Indiana Jones and the Kingdom of the Crystal Skull Blu-ray impressions
Yesterday, my brother received his copy of the Blu-ray release of Indiana Jones and the Kingdom of the Crystal Skull, which provided our nocturnal viewing entertainment. This was my second time seeing the film and my brother’s first, but I think our impressions were largely the same: it’s entertaining, and its heart is in the right place, but you can’t compare it to Raiders of the Lost Ark, probably my favourite action-adventure movie of all time. I’m not even sure you can put it in the same league as the first two sequels… although, that said, there is nothing as irritating in Crystal Skull as Kate fucking Capshaw in Indiana Jones and the Temple of Doom. Instead, we get a somewhat underused Karen Allen, but you know what? Kudos to Steven Spielberg and co for bringing her back as a romantic interest for Harrison Ford rather than going down the more predictable route of pairing Shia LaBeouf up with a younger woman. It’s pretty unusual to see a romantic pairing between characters close to the age of drawing their pension in a Hollywood blockbuster, and dare I say it a tad more convincing than the alternatives.
It’s reassuring to see that Ford has still got what it takes to portray an albeit slightly slower, more gristled Indy, still able to hold his own in the action set-pieces. Unfortunately, the same can’t be said for Spielberg and Lucas, whose direction and script are the areas in which the film feels the most stale. There’s a “going through the motions” feel to a lot of the material, and I suspect that, ultimately, neither of these men is the same person they were when they made the original trilogy. Meanwhile, the over-reliance on CGI, CGI-generated UFOs and, worst of all, CGI-generated comic relief animals, feels out of place in an Indiana Jones film. (Although I’ll grant you that the UFOs portrayed in the film are no more absurd than the notion of a cup granting eternal life, as in Indiana Jones and the Last Crusade.) Still, I can’t say it bored me for a second, and when the lights came up I certainly felt suitably entertained.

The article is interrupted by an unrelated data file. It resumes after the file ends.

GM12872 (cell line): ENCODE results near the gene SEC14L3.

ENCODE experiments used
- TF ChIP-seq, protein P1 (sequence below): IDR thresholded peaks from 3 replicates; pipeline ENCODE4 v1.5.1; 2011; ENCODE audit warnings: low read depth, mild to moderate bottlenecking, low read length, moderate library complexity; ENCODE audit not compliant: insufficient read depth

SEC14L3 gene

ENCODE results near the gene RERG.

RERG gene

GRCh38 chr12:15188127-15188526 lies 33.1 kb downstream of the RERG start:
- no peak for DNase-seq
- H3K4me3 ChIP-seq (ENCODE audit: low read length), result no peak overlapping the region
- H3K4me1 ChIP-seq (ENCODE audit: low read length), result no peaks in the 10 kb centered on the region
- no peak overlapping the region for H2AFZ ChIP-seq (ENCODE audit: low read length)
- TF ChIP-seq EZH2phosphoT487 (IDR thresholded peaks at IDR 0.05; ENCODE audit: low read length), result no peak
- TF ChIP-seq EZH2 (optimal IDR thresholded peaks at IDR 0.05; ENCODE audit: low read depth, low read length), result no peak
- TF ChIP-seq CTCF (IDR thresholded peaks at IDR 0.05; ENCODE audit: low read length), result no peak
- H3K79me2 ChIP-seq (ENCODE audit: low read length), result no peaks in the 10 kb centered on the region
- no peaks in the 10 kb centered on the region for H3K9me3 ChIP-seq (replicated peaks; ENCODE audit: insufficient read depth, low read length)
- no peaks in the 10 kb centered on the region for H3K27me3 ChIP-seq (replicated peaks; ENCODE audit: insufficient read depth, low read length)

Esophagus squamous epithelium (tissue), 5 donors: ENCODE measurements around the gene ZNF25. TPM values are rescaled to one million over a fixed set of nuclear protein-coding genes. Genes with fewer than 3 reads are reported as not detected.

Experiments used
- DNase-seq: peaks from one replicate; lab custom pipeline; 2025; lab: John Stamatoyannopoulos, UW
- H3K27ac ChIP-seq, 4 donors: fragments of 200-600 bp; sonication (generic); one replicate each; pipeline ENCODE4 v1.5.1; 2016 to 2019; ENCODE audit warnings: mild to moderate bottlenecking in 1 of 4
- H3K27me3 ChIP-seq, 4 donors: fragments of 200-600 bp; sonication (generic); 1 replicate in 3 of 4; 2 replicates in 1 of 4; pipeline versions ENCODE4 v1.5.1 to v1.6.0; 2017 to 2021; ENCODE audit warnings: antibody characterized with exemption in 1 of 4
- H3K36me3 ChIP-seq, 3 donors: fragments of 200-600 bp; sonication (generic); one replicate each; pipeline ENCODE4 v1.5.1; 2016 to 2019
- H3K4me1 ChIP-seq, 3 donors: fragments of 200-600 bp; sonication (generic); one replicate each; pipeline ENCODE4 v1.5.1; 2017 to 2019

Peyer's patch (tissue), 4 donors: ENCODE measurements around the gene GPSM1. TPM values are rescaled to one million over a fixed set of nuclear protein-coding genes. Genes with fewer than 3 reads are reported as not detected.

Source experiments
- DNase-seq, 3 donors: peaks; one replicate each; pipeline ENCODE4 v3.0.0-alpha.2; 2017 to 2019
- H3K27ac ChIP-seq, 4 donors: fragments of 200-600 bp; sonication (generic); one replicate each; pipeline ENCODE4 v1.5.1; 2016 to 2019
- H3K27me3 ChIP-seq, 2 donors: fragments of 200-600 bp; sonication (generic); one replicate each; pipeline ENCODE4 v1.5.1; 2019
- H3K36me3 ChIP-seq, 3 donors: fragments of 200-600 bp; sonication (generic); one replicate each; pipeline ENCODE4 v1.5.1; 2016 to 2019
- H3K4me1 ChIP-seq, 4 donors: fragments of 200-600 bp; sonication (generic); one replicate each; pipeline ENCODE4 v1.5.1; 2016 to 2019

Transfer-wise, Paramount’s BD is very nice indeed. I’m not sure I’d put it in the upper echelon of HD presentations, as it’s not the most detailed image I’ve seen, and I’m pretty sure at least some grain reduction was done somewhere in the chain (it’s odd that Spielberg apparently fought tooth and nail with Lucas to shoot this on film rather than digitally, because a lot of the time it’s all but grainless), but there’s nothing overly destructive to glimpse. Given the technological changes that have taken place in the last couple of decades (CGI and the use of digital intermediates, to name but two), it’s unsurprising that Crystal Skull is, visually speaking, the odd one out in the series, but, regardless of Spielberg’s cinematographic choices, the film looks great on Blu-ray and is another sterling effort from Paramount.
Oddly enough, though, I can’t really say the same about the audio. We both felt that there was something lacking, and I think Dan Ramer’s review at DVD File sums it up best:
The lossless TrueHD 5.1 is quite nice, but surprisingly unimpressive. All the right elements are there. […] And yet, I came away with the distinct impression that the dynamic range is a tad lacking. I had to pump up the gain by 6 dB to attain dialog loudness parity with other BDs. And even with the gain turned up that high, the sound effects didn’t have that visceral bite that satisfies. This is a wholly adequate track, but I expected a demo-quality experience.
Indiana Jones and the Kingdom of the Crystal Skull
(Paramount, USA, AVC, 34.1 GB)